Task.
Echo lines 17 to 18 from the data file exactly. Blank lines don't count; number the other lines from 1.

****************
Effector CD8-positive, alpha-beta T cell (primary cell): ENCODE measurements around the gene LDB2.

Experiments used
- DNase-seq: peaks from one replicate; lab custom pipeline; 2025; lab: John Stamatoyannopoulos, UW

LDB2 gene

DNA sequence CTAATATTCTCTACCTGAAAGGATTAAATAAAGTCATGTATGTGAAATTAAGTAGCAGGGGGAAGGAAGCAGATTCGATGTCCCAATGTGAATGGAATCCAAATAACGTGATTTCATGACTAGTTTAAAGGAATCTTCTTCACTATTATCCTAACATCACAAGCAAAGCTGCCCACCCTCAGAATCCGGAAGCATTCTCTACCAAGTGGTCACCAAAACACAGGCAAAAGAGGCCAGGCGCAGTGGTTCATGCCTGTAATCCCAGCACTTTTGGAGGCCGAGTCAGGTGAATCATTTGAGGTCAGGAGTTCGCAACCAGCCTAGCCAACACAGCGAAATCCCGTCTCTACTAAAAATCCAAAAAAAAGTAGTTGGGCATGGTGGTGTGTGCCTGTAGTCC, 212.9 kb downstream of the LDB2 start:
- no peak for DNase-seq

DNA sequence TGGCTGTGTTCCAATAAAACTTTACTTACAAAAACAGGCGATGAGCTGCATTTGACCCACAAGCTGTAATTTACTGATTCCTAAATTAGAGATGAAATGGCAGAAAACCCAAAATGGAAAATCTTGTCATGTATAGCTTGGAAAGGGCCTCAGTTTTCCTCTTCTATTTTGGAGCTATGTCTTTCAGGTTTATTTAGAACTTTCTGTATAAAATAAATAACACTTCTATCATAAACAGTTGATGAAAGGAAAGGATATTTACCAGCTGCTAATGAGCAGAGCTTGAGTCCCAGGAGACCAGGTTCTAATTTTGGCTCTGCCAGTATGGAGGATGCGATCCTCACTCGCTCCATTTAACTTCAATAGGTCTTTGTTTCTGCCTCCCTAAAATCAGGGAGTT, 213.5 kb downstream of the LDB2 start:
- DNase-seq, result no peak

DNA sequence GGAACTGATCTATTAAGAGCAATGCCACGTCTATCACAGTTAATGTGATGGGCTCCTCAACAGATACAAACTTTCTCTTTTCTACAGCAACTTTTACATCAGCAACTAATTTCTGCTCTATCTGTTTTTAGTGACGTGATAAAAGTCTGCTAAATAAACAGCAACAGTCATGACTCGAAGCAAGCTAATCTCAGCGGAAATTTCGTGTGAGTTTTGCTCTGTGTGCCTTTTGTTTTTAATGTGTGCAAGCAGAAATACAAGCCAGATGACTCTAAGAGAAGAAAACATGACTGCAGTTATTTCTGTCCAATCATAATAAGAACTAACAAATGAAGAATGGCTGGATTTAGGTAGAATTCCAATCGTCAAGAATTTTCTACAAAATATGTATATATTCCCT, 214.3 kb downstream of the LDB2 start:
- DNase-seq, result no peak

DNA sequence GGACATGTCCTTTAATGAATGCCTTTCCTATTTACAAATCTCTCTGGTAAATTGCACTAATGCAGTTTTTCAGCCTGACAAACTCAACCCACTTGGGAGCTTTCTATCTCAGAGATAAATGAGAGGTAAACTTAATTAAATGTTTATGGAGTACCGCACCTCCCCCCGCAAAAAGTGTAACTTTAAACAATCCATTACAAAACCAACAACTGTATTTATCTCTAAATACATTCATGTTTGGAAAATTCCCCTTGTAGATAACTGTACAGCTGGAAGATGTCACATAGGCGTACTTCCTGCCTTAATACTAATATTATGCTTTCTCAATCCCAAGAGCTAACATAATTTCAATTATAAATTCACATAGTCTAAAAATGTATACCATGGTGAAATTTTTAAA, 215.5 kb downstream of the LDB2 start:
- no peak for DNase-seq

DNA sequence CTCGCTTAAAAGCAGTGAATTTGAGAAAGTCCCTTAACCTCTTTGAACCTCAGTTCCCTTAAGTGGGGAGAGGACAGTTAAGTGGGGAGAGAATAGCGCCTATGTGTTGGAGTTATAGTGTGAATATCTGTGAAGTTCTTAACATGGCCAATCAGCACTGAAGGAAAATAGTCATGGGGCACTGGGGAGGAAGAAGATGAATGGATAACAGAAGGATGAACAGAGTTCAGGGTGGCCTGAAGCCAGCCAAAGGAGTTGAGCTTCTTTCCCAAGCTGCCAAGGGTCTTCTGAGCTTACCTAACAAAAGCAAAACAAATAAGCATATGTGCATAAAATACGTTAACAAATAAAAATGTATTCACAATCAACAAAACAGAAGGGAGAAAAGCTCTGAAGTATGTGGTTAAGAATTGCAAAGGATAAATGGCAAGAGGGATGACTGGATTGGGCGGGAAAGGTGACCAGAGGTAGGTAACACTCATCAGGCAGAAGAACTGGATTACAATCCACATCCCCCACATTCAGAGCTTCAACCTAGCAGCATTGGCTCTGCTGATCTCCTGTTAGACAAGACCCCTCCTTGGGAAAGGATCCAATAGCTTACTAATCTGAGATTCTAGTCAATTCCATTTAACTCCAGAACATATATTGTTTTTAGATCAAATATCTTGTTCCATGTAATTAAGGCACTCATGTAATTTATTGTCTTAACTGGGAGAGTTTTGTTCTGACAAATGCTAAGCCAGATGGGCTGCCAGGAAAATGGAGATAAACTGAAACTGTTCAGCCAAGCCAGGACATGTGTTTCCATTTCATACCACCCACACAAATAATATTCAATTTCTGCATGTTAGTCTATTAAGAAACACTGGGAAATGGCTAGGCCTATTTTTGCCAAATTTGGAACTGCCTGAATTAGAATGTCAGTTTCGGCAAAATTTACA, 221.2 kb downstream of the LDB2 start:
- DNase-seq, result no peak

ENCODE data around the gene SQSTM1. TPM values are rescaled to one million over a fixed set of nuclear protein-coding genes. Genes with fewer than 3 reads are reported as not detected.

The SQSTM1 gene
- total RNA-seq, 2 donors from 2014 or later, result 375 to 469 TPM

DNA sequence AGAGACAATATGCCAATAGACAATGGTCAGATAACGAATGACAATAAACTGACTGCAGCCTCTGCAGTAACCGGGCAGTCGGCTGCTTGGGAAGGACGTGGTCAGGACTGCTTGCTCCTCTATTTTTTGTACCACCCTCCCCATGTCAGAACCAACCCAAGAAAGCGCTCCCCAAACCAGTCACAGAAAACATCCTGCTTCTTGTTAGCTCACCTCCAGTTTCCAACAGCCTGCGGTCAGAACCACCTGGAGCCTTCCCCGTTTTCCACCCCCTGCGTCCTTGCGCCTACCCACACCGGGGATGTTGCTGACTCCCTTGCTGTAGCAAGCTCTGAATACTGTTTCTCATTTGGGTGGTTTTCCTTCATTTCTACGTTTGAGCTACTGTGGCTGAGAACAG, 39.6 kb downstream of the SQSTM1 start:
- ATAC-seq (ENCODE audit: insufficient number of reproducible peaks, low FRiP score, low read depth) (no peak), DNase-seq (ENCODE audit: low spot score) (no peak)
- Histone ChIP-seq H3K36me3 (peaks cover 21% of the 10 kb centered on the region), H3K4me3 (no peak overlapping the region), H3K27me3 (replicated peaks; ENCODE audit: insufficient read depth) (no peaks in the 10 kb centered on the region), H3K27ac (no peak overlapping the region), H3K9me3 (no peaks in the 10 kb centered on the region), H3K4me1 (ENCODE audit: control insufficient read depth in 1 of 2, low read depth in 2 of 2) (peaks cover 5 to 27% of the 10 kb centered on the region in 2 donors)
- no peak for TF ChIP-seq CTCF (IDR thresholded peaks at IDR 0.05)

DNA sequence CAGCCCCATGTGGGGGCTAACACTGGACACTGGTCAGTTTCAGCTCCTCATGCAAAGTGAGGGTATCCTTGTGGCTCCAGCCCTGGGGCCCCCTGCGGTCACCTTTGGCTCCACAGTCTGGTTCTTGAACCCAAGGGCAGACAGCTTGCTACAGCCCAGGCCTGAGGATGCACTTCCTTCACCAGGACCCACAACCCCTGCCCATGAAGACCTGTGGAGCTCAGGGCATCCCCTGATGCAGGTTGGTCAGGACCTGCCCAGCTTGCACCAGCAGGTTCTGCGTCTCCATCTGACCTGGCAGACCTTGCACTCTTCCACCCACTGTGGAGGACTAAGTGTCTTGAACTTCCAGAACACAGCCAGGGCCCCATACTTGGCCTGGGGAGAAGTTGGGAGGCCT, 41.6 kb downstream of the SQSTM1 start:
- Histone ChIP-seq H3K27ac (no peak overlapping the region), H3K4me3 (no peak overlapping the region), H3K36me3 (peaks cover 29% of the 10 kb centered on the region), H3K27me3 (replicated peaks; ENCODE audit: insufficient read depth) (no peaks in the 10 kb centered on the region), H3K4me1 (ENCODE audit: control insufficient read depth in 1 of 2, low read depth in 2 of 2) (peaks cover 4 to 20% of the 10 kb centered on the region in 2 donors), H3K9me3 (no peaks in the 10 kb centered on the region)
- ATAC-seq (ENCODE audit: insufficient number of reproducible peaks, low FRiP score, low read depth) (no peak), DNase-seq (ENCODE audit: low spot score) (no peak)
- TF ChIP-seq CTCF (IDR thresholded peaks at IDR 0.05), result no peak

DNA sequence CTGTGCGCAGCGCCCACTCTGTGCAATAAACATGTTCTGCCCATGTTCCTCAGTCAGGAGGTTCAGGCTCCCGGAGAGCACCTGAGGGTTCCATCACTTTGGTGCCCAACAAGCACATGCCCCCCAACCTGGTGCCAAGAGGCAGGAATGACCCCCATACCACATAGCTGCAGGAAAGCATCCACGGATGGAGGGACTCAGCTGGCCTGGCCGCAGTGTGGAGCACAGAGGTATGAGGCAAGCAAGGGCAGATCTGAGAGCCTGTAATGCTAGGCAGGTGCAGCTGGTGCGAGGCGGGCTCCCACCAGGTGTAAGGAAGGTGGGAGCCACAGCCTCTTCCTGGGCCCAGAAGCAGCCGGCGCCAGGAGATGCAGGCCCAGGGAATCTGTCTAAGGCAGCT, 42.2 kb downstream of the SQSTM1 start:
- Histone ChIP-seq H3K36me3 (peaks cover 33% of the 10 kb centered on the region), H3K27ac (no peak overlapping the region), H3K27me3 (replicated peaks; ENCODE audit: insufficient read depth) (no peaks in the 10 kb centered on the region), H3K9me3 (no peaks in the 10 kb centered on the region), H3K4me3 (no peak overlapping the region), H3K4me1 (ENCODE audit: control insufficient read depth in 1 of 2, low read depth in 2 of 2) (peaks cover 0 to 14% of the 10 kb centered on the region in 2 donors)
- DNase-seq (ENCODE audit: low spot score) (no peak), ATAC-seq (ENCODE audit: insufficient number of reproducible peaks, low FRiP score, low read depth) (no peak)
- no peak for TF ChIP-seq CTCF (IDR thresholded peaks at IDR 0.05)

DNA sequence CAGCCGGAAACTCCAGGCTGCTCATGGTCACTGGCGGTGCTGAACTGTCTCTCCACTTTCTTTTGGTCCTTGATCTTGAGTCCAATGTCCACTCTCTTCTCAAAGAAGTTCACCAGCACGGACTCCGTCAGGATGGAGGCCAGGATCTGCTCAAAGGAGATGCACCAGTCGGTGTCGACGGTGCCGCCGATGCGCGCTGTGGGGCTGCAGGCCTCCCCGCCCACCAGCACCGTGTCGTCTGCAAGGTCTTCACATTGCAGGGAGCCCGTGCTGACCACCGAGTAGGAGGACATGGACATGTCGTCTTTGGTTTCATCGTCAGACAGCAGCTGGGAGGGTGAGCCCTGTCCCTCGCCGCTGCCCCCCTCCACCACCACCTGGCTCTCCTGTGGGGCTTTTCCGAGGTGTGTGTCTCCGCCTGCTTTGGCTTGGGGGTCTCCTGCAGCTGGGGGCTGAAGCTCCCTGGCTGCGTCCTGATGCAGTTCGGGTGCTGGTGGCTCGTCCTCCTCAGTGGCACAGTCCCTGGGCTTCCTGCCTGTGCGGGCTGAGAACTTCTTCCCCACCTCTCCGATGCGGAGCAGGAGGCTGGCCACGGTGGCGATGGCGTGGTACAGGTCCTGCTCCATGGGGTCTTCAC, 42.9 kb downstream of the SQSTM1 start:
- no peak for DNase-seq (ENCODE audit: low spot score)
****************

- total RNA-seq, 2 donors from 2014 or later, result 375 to 469 TPM

DNA sequence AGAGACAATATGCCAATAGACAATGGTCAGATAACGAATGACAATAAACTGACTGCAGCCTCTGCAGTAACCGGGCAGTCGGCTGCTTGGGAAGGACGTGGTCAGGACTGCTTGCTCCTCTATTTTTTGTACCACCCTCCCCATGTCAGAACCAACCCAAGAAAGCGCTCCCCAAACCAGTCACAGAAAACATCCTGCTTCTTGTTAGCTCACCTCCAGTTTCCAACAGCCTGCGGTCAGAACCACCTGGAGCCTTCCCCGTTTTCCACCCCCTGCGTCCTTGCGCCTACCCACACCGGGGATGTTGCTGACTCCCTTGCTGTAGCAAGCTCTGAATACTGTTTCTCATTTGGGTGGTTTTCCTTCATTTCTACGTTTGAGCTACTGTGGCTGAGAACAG, 39.6 kb downstream of the SQSTM1 start: